K provides special support for list cells that carry*computational meaning*, called computations. Computations are special -separated lists comprising computational tasks, thought of as having to be*processed*sequentially. Computation (structural) equations or heating/cooling equations, which technically are ordinary equations but which practically tend to have a special*computational*intuition (reason for which we use the equality symbol instead of for them), allow to regard computations (finitely) many different, but completely equivalent ways. For example, in a language with an addition operation whose arguments can be evaluated in non-deterministic order, a computation may also be regarded as , with the intuition*schedule for processing and freeze in freezer*, but also as . Computations can be handled like any other terms in a rewriting environment, that is, they can be matched, moved from one place to another in the original term, modified, or even deleted. A term may contain an arbitrary number of computations, so K can be naturally used to define concurrent languages or calculi. Structural equations can rearrange computations, so that rewrite rules can match and apply. Equations and rules can apply anywhere, in particular in the middle of computations, not only at their top. However, rules corresponding to inherently sequential operations (such as reads/writes of variables in the same thread) must be designed with care, to ensure that they are applied only at the top of computations.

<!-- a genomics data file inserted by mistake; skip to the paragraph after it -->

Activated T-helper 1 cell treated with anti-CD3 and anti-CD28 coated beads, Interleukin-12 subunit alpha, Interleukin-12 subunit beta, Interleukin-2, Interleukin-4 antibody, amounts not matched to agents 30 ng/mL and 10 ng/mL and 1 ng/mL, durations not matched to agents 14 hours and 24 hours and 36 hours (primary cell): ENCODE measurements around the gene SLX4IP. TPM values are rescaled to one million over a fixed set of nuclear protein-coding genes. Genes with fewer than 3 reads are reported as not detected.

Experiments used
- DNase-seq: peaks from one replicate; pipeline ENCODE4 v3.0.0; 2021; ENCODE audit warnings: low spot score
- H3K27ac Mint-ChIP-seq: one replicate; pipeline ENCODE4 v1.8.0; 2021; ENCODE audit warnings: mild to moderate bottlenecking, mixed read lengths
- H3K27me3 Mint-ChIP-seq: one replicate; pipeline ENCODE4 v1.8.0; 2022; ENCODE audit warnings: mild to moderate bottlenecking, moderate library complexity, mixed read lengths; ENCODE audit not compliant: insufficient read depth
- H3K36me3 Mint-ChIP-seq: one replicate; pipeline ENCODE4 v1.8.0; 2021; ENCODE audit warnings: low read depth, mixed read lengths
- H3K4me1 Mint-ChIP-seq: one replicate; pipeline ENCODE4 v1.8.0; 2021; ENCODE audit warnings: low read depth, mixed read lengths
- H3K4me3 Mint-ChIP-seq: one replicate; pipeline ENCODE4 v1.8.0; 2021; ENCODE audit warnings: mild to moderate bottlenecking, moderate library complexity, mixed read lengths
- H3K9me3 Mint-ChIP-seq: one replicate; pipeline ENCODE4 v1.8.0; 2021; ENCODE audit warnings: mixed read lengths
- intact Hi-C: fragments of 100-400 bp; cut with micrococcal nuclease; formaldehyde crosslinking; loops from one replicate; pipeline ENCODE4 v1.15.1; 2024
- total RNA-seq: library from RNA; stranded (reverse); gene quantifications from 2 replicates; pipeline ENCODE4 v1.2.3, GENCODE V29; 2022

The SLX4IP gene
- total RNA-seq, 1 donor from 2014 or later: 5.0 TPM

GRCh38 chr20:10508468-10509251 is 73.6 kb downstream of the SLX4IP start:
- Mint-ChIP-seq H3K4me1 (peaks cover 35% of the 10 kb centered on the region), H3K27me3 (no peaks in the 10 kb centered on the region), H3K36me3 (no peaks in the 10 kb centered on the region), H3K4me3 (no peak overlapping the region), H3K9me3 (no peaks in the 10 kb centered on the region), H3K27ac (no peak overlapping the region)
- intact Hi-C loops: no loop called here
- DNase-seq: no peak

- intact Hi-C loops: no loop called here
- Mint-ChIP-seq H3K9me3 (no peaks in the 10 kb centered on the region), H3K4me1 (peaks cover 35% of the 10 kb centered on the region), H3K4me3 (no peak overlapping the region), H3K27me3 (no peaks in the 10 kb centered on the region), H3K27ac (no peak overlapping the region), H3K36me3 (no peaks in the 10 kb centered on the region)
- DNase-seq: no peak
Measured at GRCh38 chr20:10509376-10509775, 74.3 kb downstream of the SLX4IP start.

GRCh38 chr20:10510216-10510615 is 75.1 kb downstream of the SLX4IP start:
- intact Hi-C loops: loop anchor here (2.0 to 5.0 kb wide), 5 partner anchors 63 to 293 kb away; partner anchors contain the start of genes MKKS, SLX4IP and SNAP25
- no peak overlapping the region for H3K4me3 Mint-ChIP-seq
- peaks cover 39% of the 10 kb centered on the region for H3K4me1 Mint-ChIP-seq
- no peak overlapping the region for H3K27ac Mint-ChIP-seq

K achieves, in one uniform framework, the benefits of both Chams and reduction semantics with evaluation contexts (context reduction), at the same time avoiding what may be called the*rigidity to chemistry*of the former and the*rigidity to syntax*of the latter. Any Cham and any context reduction definition can be captured in K with minimal (in our view zero) representational distance. K can support concurrent language definitions with either an interleaving or a true concurrency semantics. K definitions can be efficiently executed on existing rewrite engines, thus providing*interpreters for free*directly from formal language definitions. Additionally, general-purpose formal analysis techniques and tools developed for rewrite logic, such as state space exploration for safety violations or model-checking, give us corresponding techniques and tools for the defined languages, at no additional development cost.

## [edit] (December 2006)

K: a Rewrite-based Framework for Modular Language Design, Semantics, Analysis and Implementation Version 2

- Grigore Rosu
UIUCDCS-R-2006-2802, December 2006**Technical report**